I went a while without praying.

I made some bad choices.  I won’t call them mistakes, because they were decisions.  My decisions.

And for a while, I like Katy, saw things differently.  But I, unlike Katy, came back.

Thank God for that.

The Bible says “…Train up a child in the way he should go, And when he is old he will not depart from it…”

That’s pretty much a promise if you ask me.

Teach the children well.

Tell them what you believe is true and sure.

As parents, do all you can.

But in the end, it is still the option of the child.

There were five of us.

The older two never strayed…I mean never strayed…it was annoying, and a standard I decided early on I’d never make.

The last three of us – well, we strayed.

And for a while we stayed.

But, always in the back of my mind there was that “Train UP the child” thing.

As a kid, it was fitting in.

Germantown wasn’t easy for a Baptist preacher’s kid.

There were temptations, there was acceptance, and there were entertainment options so to speak.

Dancing was forbidden.

I loved to dance.

I danced.

I still dance.

But, always in the back of my mind, I knew some things, some of the choices, weren’t right.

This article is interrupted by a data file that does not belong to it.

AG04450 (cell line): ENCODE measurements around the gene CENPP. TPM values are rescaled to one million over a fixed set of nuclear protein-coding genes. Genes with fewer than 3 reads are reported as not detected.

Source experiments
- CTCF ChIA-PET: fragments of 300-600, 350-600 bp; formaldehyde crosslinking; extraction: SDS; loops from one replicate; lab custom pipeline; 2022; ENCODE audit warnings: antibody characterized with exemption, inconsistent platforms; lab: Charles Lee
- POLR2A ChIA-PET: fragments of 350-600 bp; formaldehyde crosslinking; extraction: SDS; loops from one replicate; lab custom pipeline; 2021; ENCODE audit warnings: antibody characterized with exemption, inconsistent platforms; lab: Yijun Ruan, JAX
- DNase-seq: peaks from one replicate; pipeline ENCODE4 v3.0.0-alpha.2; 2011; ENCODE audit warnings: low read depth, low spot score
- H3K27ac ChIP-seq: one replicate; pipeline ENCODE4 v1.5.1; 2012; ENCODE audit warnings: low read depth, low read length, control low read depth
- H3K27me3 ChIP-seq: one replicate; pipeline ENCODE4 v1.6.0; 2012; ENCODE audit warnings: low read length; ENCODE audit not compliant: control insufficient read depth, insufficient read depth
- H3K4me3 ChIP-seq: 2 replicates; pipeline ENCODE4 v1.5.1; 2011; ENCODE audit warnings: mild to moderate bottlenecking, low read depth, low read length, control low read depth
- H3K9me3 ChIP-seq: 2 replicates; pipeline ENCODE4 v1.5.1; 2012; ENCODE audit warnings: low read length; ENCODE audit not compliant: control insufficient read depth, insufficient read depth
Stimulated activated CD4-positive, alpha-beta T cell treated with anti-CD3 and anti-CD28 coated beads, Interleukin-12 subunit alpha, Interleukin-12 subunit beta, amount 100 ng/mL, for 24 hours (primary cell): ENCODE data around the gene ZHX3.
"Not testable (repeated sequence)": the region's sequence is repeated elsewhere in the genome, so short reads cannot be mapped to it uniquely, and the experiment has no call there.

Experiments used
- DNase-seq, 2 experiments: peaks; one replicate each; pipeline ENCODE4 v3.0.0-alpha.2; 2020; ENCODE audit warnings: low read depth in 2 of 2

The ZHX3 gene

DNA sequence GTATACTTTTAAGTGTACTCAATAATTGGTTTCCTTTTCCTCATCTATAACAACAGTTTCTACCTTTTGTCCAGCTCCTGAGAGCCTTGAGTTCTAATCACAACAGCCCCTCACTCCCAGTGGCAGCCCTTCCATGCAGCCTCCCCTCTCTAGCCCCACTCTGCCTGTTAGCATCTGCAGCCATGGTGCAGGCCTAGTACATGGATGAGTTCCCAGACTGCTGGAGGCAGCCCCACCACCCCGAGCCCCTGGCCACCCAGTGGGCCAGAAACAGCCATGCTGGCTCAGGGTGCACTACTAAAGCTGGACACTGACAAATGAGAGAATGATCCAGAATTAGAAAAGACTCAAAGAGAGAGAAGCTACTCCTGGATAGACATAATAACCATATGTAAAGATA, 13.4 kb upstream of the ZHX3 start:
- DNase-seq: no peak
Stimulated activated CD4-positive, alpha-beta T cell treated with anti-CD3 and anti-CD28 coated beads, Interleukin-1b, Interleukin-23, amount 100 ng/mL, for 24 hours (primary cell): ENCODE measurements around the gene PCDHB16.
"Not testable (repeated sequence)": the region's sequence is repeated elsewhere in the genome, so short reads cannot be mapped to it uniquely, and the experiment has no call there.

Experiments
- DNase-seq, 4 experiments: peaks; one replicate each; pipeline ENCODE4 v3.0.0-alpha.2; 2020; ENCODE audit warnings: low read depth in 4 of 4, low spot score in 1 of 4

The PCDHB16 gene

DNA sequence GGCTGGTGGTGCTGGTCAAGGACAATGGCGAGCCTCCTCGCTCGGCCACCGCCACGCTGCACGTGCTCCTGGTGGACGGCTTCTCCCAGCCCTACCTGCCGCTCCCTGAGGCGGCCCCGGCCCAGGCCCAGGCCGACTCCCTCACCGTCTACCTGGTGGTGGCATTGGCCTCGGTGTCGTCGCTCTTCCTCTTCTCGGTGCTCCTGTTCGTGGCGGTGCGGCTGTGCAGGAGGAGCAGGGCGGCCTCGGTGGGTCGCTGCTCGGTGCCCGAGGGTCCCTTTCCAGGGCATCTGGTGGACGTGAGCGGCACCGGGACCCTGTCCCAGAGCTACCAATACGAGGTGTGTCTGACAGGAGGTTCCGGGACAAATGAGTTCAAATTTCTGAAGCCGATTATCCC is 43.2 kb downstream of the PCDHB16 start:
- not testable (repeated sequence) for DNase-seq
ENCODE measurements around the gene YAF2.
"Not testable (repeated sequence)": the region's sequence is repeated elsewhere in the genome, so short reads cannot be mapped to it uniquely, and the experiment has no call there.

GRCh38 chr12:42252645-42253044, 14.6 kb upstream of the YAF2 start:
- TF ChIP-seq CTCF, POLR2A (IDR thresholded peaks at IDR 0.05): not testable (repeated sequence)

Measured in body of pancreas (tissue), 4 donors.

I wonder, if Katy feels that way.

What Katy doesn’t say and where we differ is I believe that if the Devil can’t get to the preacher, he will try to get to his kids, and if the preacher isn’t watching, he can lose them to Satan.

It happens, and it was happening to me.

But, always in the back of my mind, it was a choice.

I chose for a season to reject what I’d been taught.

I chose for a season to ignore what I’d been taught.

And I chose for a season to do what I wanted.

When it all comes down to it, it’s all about choices. One can be taught one way all their life, but their own free will determines the path they will take.

Katy’s folks gave her choices, she just rejected them.

For me, in the end, it was my choice to choose their choice.

Looking back, I see now how fortunate I was.  I heard things growing UP that most people never got to hear.  Not everyone had a dad who knew the Bible like mine did.  Not every kid heard the Bible stories told by someone who really knew them, really studied them, and really loved them.

Not everyone was fortunate enough to be a Preacher’s Kid.

 

If you’d like to read the article please go to For Every Mom – here’s the link…

Katy Perry and Why You Need to Give Your Christian Kid Choices

It’s a great blog every day.

Just a note…

  • “If there’s one thing I’ve heard from disgruntled preacher’s kids, it’s that they couldn’t stand the hypocrisy they witnessed.”
    • Let me be clear; I can’t not conjure UP one example of hypocrisy in either of my parents.
  • Don’t force doctrine on your preacher’s kid
    • I disagree – entirely. Parents, preachers or not, are supposed to teach their children what they believe is right and give them enough space to opt in or out.